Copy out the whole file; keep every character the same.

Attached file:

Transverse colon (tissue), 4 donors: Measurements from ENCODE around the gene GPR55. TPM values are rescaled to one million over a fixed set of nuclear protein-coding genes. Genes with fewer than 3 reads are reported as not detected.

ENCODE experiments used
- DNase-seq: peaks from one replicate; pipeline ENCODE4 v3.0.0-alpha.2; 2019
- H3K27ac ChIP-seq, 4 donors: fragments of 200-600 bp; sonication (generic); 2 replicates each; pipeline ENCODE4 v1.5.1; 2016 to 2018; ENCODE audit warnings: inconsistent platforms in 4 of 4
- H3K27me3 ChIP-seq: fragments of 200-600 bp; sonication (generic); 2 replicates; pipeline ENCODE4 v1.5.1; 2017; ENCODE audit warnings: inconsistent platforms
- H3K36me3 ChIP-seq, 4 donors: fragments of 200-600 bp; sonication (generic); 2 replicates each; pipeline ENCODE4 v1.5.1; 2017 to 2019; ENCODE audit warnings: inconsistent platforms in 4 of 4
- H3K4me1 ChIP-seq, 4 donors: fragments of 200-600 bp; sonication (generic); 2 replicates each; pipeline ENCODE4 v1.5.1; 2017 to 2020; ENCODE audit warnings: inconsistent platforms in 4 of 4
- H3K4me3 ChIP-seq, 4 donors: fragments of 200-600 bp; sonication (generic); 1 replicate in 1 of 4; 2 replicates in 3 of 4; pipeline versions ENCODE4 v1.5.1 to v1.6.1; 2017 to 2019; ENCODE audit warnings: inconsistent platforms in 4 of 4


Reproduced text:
Transverse colon (tissue), 4 donors: Measurements from ENCODE around the gene GPR55. TPM values are rescaled to one million over a fixed set of nuclear protein-coding genes. Genes with fewer than 3 reads are reported as not detected.

ENCODE experiments used
- DNase-seq: peaks from one replicate; pipeline ENCODE4 v3.0.0-alpha.2; 2019
- H3K27ac ChIP-seq, 4 donors: fragments of 200-600 bp; sonication (generic); 2 replicates each; pipeline ENCODE4 v1.5.1; 2016 to 2018; ENCODE audit warnings: inconsistent platforms in 4 of 4
- H3K27me3 ChIP-seq: fragments of 200-600 bp; sonication (generic); 2 replicates; pipeline ENCODE4 v1.5.1; 2017; ENCODE audit warnings: inconsistent platforms
- H3K36me3 ChIP-seq, 4 donors: fragments of 200-600 bp; sonication (generic); 2 replicates each; pipeline ENCODE4 v1.5.1; 2017 to 2019; ENCODE audit warnings: inconsistent platforms in 4 of 4
- H3K4me1 ChIP-seq, 4 donors: fragments of 200-600 bp; sonication (generic); 2 replicates each; pipeline ENCODE4 v1.5.1; 2017 to 2020; ENCODE audit warnings: inconsistent platforms in 4 of 4
- H3K4me3 ChIP-seq, 4 donors: fragments of 200-600 bp; sonication (generic); 1 replicate in 1 of 4; 2 replicates in 3 of 4; pipeline versions ENCODE4 v1.5.1 to v1.6.1; 2017 to 2019; ENCODE audit warnings: inconsistent platforms in 4 of 4